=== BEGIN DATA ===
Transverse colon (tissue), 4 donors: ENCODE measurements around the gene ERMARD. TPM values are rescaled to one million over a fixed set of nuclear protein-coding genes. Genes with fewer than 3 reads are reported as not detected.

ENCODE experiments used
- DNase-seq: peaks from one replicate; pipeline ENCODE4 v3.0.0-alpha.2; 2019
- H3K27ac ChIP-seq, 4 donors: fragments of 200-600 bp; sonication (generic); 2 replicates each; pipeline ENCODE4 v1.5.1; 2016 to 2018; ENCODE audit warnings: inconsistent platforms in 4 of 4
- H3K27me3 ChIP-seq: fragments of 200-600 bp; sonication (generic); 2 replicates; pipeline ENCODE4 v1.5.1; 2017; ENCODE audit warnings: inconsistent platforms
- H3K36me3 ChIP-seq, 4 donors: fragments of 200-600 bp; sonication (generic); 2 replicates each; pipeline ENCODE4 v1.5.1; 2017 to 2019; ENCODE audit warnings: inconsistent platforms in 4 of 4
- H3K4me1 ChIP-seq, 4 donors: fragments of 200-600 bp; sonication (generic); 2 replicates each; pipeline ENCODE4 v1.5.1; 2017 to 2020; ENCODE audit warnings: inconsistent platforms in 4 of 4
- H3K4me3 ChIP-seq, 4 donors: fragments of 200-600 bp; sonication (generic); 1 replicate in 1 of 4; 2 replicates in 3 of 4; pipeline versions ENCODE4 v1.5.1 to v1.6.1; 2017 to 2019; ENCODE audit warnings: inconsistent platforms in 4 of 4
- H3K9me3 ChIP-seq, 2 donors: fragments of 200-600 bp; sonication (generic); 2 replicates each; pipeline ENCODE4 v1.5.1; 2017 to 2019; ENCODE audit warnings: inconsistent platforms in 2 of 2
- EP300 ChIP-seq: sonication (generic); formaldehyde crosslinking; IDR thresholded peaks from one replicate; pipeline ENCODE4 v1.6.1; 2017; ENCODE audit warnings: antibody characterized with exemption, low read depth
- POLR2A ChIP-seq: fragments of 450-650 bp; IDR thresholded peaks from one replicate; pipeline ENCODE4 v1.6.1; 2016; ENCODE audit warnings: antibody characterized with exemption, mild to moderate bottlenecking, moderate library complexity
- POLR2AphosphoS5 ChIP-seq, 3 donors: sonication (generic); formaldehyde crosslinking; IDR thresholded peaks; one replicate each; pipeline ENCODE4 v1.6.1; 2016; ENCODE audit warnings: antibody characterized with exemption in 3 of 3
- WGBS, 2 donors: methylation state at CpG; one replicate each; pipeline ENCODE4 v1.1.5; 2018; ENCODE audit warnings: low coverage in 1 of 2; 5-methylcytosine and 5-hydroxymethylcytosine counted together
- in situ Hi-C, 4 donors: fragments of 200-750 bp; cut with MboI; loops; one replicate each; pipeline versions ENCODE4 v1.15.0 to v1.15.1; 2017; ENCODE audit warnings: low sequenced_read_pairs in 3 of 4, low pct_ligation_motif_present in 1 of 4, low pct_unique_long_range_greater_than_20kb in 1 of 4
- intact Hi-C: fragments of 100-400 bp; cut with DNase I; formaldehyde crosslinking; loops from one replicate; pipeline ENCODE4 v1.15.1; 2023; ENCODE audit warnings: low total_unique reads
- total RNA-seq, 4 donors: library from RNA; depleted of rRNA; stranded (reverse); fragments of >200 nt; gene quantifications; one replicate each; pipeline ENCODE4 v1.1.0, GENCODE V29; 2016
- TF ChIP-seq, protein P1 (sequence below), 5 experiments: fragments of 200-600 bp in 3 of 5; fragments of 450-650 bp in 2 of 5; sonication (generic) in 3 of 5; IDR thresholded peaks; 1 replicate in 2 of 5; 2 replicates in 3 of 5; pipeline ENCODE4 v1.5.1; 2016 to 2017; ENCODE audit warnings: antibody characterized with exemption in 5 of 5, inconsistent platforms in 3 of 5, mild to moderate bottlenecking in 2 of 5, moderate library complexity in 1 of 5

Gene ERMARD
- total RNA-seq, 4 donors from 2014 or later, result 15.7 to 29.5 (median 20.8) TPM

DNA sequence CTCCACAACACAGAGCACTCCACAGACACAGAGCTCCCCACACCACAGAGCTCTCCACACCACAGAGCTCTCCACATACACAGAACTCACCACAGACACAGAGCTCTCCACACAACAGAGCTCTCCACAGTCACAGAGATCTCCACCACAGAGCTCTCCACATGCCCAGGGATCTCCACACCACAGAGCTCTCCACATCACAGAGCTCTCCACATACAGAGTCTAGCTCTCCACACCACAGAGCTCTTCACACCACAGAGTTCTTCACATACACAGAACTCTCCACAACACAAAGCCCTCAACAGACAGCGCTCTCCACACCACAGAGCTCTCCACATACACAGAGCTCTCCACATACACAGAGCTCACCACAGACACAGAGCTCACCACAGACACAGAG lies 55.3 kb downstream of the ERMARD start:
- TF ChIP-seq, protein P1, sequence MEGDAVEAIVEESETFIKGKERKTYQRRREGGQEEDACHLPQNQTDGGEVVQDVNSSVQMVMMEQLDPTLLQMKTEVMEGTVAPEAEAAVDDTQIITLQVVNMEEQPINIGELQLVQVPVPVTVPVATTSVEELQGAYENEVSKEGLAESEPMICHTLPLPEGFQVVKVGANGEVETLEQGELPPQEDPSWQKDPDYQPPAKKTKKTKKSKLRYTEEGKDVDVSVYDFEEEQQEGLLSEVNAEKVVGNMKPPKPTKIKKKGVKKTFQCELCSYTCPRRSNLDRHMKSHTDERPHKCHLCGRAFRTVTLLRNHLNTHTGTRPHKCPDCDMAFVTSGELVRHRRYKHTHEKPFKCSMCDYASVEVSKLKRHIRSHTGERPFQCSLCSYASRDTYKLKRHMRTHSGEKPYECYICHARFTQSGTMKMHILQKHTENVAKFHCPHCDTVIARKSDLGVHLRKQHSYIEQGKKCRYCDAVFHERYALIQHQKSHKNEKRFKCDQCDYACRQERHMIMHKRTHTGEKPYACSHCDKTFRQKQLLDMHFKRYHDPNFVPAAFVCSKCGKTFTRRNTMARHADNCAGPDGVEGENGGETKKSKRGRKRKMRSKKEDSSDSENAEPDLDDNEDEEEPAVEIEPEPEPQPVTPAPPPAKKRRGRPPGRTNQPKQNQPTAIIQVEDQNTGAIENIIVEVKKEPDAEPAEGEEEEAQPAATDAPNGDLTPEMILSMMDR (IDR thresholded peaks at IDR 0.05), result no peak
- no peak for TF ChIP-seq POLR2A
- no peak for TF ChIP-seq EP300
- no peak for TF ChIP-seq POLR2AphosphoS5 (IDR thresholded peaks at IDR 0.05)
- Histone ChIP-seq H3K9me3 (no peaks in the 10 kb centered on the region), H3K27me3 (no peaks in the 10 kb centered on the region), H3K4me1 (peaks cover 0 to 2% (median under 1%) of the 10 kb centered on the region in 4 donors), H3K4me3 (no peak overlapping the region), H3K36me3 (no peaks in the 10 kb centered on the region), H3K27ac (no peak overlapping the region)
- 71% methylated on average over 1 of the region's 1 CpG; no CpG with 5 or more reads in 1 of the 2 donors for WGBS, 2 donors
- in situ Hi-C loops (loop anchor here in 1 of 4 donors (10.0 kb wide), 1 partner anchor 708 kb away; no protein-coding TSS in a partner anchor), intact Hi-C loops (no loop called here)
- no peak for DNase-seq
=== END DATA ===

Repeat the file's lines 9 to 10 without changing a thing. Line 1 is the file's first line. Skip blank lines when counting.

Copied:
- H3K9me3 ChIP-seq, 2 donors: fragments of 200-600 bp; sonication (generic); 2 replicates each; pipeline ENCODE4 v1.5.1; 2017 to 2019; ENCODE audit warnings: inconsistent platforms in 2 of 2
- EP300 ChIP-seq: sonication (generic); formaldehyde crosslinking; IDR thresholded peaks from one replicate; pipeline ENCODE4 v1.6.1; 2017; ENCODE audit warnings: antibody characterized with exemption, low read depth